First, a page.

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Photo courtesy of CSA Global.

In Conversation with Congolese NBA Player Emmanuel Mudiay: 'I want more African players in the NBA.'

The Utah Jazz player talks about being African in the NBA, supporting basketball in the DRC and how 'everybody knows about Burna Boy'.

Inspired by his basketball-playing older brothers, by second grade, Emmanuel Mudiay already knew that he wanted to play in the American National Basketball Association. Then in 2001 his family, fleeing the war in Democratic Republic of Congo, sought asylum in the United States.

In America, Mudiay saw basketball as a way for him to improve his situation. After impressive high school and college careers, he moved to China to play pro ball. Picked 7th overall in the 2015 NBA draft, the now 23-year-old guard has made a name for himself this season coming off the bench for the Utah Jazz.

Mudiay attests to the sport having changed not only his life but that of his siblings. Basketball gave them all a chance at a good education and the opportunity to dream without conditions. Now he wants to see other talented African players make it too.

We caught up with him to talk about his experience as an African player in the NBA, his hopes for basketball on the African continent and who he and his teammates jam out to in their locker rooms.

This interview has been edited for length and clarity.

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University lecturer and activist Doctor Stella Nyanzi (L) reacts in court as she attends a trial to face charges for cyber-harassment and offensives communication, in Kampala, on April 10, 2017. (Photo by GAEL GRILHOT/AFP via Getty Images)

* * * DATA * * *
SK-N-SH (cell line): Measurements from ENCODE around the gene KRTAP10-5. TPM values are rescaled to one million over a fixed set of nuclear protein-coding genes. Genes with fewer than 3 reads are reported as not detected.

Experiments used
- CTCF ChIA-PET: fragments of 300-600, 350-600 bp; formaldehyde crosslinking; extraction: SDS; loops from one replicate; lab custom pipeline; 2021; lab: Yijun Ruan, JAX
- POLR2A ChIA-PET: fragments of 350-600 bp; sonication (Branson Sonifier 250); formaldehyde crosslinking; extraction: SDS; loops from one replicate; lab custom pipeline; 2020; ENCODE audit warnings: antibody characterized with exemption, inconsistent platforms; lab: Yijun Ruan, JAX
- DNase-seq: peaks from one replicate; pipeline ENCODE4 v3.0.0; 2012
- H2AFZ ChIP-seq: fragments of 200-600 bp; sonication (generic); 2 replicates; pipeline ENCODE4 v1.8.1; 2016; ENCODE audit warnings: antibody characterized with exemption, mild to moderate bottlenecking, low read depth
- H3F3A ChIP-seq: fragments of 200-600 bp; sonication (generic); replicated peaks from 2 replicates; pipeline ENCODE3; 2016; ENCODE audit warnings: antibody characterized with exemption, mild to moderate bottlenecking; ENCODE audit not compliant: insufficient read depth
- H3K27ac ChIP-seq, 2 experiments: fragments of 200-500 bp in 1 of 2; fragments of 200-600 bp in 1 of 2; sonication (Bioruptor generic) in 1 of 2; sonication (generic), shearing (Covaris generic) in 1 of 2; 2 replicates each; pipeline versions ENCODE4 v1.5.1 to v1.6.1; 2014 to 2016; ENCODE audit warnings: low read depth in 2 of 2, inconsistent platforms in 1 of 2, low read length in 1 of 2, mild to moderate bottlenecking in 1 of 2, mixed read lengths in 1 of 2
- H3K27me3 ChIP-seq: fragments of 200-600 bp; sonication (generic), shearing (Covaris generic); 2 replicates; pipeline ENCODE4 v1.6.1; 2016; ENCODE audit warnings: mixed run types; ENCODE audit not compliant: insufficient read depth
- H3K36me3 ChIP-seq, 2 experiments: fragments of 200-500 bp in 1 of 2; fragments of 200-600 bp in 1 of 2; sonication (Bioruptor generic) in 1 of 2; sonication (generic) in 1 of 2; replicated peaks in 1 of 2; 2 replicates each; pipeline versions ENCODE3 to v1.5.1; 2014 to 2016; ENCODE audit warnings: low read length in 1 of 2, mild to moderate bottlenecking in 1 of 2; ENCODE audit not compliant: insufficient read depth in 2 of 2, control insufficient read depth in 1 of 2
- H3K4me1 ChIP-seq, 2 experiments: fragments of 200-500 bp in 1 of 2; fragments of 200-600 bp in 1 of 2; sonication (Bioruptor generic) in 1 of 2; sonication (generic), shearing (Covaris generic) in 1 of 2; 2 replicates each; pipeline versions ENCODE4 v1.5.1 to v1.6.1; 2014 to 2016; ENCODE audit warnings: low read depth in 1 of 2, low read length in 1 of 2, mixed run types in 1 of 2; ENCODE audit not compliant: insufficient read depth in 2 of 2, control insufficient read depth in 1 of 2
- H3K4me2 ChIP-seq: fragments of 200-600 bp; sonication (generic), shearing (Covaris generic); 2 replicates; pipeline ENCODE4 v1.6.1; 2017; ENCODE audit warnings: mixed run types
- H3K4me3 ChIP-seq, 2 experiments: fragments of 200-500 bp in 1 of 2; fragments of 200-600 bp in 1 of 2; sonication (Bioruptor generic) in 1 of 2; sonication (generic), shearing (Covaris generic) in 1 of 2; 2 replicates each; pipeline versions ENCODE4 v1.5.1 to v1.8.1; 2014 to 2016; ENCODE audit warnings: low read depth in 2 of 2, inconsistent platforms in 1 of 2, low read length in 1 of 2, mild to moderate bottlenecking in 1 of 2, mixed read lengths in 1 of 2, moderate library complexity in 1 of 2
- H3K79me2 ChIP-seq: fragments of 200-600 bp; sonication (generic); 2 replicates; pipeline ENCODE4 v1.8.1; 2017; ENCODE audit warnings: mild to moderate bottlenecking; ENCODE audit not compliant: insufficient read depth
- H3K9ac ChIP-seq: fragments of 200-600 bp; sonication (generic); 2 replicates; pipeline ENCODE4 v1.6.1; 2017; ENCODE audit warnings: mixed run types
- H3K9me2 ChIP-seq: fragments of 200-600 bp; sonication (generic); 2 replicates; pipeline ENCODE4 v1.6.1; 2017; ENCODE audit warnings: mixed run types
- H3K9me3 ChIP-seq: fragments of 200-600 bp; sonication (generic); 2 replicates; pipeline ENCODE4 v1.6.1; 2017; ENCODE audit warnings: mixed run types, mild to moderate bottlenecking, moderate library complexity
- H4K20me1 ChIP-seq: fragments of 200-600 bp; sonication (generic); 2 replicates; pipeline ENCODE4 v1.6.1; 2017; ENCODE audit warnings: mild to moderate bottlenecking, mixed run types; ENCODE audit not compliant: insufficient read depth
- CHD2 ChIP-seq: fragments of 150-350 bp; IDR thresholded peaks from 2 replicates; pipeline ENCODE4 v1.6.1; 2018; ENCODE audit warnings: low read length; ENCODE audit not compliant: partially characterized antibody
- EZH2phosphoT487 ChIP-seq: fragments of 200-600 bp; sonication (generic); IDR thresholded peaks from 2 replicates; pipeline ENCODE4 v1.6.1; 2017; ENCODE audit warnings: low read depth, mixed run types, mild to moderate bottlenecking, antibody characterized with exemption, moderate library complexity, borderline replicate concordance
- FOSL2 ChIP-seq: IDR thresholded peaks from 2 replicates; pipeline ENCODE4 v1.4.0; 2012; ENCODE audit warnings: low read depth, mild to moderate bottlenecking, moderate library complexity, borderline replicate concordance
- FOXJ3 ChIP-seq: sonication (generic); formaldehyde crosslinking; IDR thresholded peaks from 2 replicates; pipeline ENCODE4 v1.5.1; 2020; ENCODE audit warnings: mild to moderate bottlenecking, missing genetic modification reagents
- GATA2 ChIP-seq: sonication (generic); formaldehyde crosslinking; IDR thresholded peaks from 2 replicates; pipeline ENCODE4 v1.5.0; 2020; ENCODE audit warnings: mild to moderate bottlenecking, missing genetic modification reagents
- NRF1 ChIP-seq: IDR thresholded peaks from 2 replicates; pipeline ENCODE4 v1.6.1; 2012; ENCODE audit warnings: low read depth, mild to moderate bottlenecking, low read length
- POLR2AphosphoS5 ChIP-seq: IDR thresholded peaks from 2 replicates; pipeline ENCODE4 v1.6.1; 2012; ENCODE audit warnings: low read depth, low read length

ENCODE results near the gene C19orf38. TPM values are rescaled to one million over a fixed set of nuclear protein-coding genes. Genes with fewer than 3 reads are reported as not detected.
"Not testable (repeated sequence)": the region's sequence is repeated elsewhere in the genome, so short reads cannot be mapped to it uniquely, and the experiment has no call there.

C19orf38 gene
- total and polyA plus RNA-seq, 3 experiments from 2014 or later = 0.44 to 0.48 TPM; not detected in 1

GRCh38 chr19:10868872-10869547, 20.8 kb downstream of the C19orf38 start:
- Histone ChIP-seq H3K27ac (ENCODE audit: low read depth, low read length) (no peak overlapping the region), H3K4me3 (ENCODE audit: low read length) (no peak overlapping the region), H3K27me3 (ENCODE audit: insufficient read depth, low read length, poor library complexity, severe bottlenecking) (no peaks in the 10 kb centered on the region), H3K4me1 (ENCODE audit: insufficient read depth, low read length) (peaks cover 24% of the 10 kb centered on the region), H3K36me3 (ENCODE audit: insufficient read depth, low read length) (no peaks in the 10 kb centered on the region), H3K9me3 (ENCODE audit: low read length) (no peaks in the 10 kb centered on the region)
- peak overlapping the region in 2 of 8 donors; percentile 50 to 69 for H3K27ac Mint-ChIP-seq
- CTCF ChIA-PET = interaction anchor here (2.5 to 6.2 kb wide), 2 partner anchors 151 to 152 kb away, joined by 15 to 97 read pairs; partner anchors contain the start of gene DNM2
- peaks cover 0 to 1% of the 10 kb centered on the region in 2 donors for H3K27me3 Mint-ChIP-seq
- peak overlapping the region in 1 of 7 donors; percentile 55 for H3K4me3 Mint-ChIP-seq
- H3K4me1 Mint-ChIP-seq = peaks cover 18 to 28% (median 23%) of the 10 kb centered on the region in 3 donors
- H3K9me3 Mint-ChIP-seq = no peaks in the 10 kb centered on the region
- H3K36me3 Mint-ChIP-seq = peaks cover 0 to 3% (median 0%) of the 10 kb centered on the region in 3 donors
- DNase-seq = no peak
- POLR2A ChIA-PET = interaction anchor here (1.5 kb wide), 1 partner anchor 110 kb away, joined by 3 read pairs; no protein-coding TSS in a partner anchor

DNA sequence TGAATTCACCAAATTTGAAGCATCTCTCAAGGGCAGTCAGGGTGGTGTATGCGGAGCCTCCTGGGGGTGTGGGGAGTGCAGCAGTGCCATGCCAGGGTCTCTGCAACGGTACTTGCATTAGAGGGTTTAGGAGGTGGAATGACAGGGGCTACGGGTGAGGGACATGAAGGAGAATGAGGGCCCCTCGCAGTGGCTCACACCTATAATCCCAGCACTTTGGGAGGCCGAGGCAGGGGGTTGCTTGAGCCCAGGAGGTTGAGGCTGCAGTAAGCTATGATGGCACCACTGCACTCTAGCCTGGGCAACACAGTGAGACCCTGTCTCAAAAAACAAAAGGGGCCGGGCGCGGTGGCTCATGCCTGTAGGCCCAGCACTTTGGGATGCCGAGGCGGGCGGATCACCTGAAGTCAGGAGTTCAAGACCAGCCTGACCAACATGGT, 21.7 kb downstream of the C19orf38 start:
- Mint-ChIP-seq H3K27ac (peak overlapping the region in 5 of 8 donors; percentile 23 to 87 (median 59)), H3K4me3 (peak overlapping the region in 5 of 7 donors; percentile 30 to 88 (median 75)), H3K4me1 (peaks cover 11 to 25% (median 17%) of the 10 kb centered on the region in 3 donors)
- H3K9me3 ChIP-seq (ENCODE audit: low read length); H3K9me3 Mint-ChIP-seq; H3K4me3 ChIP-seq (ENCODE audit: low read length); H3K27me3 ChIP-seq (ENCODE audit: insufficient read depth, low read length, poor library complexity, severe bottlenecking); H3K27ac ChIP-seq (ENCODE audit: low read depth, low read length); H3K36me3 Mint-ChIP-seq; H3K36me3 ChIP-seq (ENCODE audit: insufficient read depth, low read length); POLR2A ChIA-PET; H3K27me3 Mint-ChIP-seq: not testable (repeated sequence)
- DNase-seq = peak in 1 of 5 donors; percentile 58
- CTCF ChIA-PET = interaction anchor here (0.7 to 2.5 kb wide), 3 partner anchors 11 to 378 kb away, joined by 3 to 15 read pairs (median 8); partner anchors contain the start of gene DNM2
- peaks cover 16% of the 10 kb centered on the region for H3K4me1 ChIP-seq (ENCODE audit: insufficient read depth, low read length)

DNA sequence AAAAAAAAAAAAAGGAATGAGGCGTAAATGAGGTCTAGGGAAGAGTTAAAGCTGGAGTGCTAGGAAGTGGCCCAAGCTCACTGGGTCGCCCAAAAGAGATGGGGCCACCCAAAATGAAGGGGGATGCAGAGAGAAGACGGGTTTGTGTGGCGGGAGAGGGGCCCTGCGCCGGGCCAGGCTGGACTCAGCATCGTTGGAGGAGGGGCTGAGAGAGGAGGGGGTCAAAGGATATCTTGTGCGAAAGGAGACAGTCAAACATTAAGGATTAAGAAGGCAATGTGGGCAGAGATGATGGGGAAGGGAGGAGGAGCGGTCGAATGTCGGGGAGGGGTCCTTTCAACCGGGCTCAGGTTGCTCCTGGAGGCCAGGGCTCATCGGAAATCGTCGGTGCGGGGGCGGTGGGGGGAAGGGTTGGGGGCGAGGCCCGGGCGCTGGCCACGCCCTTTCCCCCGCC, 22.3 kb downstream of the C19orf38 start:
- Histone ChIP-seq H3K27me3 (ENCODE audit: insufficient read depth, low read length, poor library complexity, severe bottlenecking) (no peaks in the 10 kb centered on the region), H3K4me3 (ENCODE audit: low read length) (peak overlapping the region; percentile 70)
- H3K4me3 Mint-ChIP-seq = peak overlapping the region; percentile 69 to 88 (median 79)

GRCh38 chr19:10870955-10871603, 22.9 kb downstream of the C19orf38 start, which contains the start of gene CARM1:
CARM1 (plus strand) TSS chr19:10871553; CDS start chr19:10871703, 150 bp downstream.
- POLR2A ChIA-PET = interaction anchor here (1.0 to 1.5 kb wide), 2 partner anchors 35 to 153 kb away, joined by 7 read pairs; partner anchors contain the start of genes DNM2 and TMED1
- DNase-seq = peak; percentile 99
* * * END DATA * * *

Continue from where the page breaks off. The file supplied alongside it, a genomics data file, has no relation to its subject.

Jailed Ugandan Activist, Stella Nyanzi, Wins PEN Prize for Freedom of Expression

The outspoken activist, who is currently serving a prison sentence for a poem she wrote about the president's mother's vagina, won for her resistance "in front of a regime that is trying to suppress her."

Stella Nyanzi, the Ugandan academic, activist, and vocal critic of President Yoweri Museveni has been awarded the 2020 Oxfam Novib/PEN International award for freedom of expression, given to writers who "continue to work for freedom of expression in the face of persecution."

Nyanzi is currently serving a 15 month sentence for "cyber harassment" after she published a poem in which she wrote that she wished "the acidic pus flooding Esiteri's (the president's mother) vaginal canal had burn up your unborn fetus. Burn you up as badly as you have corroded all morality and professionalism out of our public institutions in Uganda."

According to the director of PEN International, Carles Torner, her unfiltered outspokenness around the issues facing her country is what earned her the award. "For her, writing is a permanent form of resistance in front of a regime that is trying to suppress her," said Torner at the award ceremony.